18. Extruded single ring hollow core optical fibers for Raman sensing

    Science.gov (United States)

    Tsiminis, G.; Rowland, K. J.; Ebendorff-Heidepriem, H.; Spooner, N. A.; Monro, T. M.

    2014-05-01

    In this work we report the fabrication of the first extruded hollow core optical fiber with a single ring of cladding holes. A lead-silicate glass billet is used to produce a preform through glass extrusion to create a larger-scale version of the final structure that is subsequently drawn to an optical fiber. The simple single suspended ring structure allows antiresonance reflection guiding. The resulting fibers were used to perform Raman sensing of liquid samples filling the length of the fiber, demonstrating its potential for fiber sensing applications.

  19. Optical fiber sensing based on reflection laser spectroscopy.

    Science.gov (United States)

    Gagliardi, Gianluca; Salza, Mario; Ferraro, Pietro; Chehura, Edmond; Tatam, Ralph P; Gangopadhyay, Tarun K; Ballard, Nicholas; Paz-Soldan, Daniel; Barnes, Jack A; Loock, Hans-Peter; Lam, Timothy T-Y; Chow, Jong H; De Natale, Paolo

    2010-01-01

    An overview on high-resolution and fast interrogation of optical-fiber sensors relying on laser reflection spectroscopy is given. Fiber Bragg-gratings (FBGs) and FBG resonators built in fibers of different types are used for strain, temperature and acceleration measurements using heterodyne-detection and optical frequency-locking techniques. Silica fiber-ring cavities are used for chemical sensing based on evanescent-wave spectroscopy. Various arrangements for signal recovery and noise reduction, as an extension of most typical spectroscopic techniques, are illustrated and results on detection performances are presented.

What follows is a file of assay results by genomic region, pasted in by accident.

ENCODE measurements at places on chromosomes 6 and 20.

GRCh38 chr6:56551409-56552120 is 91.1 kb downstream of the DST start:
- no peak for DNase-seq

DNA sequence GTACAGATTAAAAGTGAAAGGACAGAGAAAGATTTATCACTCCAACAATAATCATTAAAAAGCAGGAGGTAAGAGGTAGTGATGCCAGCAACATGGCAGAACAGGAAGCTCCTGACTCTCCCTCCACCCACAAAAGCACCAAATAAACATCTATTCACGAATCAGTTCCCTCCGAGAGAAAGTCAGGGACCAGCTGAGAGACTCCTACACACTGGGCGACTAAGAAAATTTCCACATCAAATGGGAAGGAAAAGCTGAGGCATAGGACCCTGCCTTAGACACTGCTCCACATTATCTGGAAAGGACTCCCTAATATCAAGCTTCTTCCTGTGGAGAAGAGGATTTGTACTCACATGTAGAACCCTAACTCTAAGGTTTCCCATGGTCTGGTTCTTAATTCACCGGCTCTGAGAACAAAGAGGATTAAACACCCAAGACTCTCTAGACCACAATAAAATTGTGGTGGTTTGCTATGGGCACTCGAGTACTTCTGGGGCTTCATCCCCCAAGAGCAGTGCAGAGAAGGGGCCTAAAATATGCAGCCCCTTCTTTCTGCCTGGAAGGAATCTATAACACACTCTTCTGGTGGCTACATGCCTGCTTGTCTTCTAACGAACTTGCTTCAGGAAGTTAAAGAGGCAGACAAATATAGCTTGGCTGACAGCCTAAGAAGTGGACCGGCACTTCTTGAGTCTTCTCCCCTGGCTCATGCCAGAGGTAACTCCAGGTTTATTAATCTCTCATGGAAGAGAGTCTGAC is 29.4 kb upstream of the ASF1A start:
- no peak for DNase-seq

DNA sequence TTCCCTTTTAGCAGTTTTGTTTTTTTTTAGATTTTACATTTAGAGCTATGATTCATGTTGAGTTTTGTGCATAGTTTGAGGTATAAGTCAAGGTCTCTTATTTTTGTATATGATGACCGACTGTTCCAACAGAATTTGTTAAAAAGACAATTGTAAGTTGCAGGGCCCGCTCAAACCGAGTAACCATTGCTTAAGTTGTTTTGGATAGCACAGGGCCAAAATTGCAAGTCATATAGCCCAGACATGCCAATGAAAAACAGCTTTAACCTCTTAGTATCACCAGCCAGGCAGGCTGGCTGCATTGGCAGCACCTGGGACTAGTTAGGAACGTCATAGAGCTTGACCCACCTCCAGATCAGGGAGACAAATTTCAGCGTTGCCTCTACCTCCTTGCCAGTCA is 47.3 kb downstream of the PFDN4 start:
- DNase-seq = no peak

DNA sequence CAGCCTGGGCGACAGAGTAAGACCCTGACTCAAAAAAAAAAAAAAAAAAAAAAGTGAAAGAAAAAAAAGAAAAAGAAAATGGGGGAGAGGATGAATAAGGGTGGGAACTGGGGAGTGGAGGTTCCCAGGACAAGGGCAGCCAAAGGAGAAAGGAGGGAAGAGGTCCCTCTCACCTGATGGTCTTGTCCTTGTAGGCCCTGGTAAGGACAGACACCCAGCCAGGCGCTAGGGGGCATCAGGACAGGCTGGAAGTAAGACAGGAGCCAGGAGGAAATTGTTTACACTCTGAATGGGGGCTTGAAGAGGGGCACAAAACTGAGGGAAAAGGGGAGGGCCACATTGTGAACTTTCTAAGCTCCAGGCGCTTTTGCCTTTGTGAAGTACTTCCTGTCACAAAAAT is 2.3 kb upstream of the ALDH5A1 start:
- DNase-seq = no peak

20. Optical Fiber Sensing Based on Reflection Laser Spectroscopy

    Directory of Open Access Journals (Sweden)

    Gianluca Gagliardi

    2010-03-01

    Full Text Available An overview on high-resolution and fast interrogation of optical-fiber sensors relying on laser reflection spectroscopy is given. Fiber Bragg-gratings (FBGs and FBG resonators built in fibers of different types are used for strain, temperature and acceleration measurements using heterodyne-detection and optical frequency-locking techniques. Silica fiber-ring cavities are used for chemical sensing based on evanescent-wave spectroscopy. Various arrangements for signal recovery and noise reduction, as an extension of most typical spectroscopic techniques, are illustrated and results on detection performances are presented.

  1. Fiber Optic Cable Thermal Preparation to Ensure Stable Operation

    Science.gov (United States)

    Thoames Jr, William J.; Chuska, Rick F.; LaRocca, Frank V.; Switzer, Robert C.; Macmurphy, Shawn L.; Ott, Melanie N.

    2008-01-01

    Fiber optic cables are widely used in modern systems that must provide stable operation during exposure to changing environmental conditions. For example, a fiber optic cable on a satellite may have to reliably function over a temperature range of -50 C up to 125 C. While the system requirements for a particular application will dictate the exact method by which the fibers should be prepared, this work will examine multiple ruggedized fibers prepared in different fashions and subjected to thermal qualification testing. The data show that if properly conditioned the fiber cables can provide stable operation, but if done incorrectly, they will have large fluctuations in transmission.